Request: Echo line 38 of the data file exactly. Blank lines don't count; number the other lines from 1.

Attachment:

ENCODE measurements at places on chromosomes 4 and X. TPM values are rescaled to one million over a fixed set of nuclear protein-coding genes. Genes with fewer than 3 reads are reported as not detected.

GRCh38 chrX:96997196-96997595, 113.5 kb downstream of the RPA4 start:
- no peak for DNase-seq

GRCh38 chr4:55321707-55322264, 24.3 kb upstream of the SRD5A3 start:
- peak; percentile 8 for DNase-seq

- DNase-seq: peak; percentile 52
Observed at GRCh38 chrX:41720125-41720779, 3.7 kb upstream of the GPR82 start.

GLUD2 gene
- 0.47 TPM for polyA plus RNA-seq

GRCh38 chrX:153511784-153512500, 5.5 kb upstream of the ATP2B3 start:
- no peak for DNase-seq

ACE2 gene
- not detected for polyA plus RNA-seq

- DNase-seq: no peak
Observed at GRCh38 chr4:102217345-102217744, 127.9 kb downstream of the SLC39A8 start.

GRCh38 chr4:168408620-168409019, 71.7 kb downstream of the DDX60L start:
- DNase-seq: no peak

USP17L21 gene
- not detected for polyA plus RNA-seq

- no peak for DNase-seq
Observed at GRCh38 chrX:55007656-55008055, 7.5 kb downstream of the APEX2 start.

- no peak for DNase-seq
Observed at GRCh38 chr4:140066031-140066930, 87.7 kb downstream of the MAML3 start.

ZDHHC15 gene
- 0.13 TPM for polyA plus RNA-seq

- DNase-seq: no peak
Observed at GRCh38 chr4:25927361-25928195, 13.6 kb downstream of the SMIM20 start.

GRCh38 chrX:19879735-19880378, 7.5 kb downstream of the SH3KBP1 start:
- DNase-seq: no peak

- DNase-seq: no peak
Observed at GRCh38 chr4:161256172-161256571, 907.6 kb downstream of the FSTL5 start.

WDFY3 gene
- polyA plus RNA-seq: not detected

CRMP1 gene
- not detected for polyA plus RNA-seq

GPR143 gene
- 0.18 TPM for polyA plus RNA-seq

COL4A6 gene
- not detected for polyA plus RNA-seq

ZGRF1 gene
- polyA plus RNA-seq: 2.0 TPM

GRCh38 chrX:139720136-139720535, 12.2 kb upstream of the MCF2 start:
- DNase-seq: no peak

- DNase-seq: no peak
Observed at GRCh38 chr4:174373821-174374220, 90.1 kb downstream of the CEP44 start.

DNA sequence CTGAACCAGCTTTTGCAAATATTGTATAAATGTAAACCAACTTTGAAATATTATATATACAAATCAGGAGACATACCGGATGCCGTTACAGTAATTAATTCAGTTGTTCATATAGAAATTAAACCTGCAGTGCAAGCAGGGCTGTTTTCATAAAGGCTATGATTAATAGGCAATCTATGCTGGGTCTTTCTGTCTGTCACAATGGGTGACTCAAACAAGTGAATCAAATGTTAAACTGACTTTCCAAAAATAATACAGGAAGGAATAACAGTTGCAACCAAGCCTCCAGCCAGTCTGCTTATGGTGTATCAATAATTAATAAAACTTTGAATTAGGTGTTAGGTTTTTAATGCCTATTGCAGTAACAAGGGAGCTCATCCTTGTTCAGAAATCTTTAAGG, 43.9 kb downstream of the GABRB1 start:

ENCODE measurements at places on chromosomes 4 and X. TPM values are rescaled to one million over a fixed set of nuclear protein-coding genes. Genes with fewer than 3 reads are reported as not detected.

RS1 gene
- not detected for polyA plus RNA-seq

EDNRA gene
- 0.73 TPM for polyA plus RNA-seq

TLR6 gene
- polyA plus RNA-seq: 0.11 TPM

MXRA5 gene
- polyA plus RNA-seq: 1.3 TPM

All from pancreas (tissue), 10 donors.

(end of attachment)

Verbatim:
COL4A6 gene